Ground Floor Season 2 Episode 4 Review: “The Break-ups”

Ground Floor 2.04

At first, “The Break-ups” is another innocent episode of Ground Floor, centered around a new rival to Remington Steele poaching Mansfield’s best (and in the case of McCormick, worst) money managers right out of his office lobby, and Lindsay’s sudden pursuit of Harvard. Slowly, however, “The Break-ups” reveals itself to be something more; a comedy not satisfied with existing in its status quo, pushing characters into uncomfortable places, fleshing out the conflict between Brody and Mansfield, all while telling a touching little crush story about Lindsay and Harvard – and again, not allowing Harvard to stay in his comfortable place of being in love with a woman who isn’t interested in him.

Those first fifteen minutes – featuring signature performances from McGinley and Scovel – are enough to make “The Break-ups” another strong episode of the show, full of the same slightly-vulgar humor and physical performance that makes Ground Floor so much fun to watch. But there’s no denying the lightness of Ground Floor to this point (save for the first season premiere and finale) – and “The Break-ups” pushes past the expected conclusions to its two main stories, to turn it into one of the most meaningful episodes of the series so far.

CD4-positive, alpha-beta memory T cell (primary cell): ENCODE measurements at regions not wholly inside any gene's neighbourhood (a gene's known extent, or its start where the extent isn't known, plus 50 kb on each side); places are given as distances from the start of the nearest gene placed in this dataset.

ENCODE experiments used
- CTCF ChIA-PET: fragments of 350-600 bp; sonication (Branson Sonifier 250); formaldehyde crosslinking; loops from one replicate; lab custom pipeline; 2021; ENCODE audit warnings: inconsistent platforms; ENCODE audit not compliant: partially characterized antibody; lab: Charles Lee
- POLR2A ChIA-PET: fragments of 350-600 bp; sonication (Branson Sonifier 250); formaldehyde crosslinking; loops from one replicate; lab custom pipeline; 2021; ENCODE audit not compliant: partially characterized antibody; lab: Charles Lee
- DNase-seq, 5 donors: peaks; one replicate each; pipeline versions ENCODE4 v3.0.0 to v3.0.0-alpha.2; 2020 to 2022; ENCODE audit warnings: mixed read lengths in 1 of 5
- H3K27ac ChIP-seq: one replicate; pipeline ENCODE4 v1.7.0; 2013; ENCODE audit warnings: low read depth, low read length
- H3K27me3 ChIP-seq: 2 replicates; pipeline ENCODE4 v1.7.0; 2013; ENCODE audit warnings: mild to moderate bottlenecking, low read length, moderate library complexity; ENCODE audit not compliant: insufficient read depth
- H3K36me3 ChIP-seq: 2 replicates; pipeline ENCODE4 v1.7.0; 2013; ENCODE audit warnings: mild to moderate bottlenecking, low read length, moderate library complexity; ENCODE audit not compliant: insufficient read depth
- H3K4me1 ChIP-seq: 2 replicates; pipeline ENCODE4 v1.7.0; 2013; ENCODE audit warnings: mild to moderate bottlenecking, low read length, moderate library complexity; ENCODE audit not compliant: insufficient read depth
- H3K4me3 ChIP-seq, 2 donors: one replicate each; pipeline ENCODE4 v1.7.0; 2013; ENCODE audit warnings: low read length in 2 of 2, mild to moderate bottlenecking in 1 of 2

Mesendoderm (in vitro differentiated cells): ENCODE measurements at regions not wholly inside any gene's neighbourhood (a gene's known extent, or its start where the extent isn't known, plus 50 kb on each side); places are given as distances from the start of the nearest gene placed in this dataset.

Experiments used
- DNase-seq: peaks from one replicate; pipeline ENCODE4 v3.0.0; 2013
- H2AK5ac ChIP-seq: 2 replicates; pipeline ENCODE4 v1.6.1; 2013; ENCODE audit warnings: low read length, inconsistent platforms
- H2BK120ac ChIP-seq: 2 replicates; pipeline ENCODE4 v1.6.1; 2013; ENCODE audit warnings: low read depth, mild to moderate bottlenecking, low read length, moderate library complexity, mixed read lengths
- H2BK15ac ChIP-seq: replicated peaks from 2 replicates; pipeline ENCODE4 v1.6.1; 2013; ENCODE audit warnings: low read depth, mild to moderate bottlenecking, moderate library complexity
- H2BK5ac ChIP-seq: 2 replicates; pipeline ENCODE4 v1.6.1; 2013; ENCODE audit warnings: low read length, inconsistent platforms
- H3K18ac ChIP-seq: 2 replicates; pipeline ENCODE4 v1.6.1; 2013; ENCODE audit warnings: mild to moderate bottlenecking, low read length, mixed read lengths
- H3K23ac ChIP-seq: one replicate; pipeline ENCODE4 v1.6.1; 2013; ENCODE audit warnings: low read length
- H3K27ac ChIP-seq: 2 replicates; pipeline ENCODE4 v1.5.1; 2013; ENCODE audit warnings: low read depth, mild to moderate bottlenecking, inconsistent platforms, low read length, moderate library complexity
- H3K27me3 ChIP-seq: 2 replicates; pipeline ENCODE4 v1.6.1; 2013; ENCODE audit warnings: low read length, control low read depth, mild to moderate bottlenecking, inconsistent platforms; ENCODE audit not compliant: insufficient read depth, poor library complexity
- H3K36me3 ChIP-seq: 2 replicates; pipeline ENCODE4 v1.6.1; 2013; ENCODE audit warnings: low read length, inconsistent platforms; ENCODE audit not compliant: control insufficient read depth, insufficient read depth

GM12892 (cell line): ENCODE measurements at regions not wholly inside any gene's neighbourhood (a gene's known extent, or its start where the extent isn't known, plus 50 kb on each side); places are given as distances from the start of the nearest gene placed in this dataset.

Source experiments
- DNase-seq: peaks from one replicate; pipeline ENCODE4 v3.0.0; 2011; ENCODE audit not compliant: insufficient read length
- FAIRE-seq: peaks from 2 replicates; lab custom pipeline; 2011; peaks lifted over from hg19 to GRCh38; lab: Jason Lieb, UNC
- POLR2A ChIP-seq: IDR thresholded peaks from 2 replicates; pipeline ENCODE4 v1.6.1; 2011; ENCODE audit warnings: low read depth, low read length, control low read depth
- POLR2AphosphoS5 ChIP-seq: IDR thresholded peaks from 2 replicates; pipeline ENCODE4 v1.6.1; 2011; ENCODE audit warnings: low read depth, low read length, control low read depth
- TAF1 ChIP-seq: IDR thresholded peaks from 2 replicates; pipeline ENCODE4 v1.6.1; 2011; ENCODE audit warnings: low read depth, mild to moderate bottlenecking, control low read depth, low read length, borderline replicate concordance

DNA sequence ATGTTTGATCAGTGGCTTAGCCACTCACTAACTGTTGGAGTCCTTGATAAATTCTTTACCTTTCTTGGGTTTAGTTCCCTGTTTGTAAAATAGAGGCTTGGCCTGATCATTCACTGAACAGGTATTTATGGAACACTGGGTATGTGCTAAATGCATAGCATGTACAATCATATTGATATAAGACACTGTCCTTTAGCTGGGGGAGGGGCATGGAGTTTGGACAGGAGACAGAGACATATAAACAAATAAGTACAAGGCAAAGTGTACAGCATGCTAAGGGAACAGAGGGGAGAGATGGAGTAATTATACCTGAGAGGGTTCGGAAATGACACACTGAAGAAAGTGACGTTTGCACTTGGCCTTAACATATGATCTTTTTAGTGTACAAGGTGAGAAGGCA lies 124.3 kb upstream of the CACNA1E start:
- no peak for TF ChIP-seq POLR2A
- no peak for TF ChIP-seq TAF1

It all comes together in the last six minutes of the episode, anchored by the most powerful scene of the entire series. As Jenny finally “breaks up” with Harvard (to push him towards Lindsay, who has developed a massive crush on the bearded weirdo), Brody finds himself at a crossroads, stuck between the unforgiving father figure and the image of himself he’s always seen appearing in the future (executive who sings all the time? Sounds like Brody to me!) – and when Mansfield won’t budge on forgiveness, Brody breaks up with him.

Brody and Mansfield’s scene is beautiful, from the way the scene was blocked (with Mansfield chasing Brody around the room), to the dialogue: not only does “The Break-ups” give voice to Brody’s frustrations, but also Mansfield’s disappointments. “When you left me there… well, you broke my heart” he tells Brody, in arguably the show’s most sincere moment, choking up as he explains to Brody why things just won’t be the same with them. And as the conversation bounces between Brody/Mansfield and Jenny/Harvard, Ground Floor delivers its most ambitious scene yet, pushing the three men at its center into new directions, all at the same time (and in the process, bringing drastic changes to the day-to-day of Lindsay and Jenny, whose new friendship is my favorite thing about season two so far).

Thanks to the performances of the main cast – and the masterful editing of its final scenes – “The Break-ups” is a surprisingly emotional episode (and with Threepeat’s underlying desperation to be noticed by Jackson McCabe, a hilarious one). It’s also a promising sign that Ground Floor isn’t just content with simply existing, and aspires to be something more, challenging its characters (and in turn, the writers themselves) to push themselves in new directions, away from their comfort zones and into the unknown. Coming at the (almost) halfway point of the season, I can’t wait to see how this all plays out in the back half of Ground Floor‘s second season, which is turning out to be even better than the first (so far, at least).

Photo via TBS

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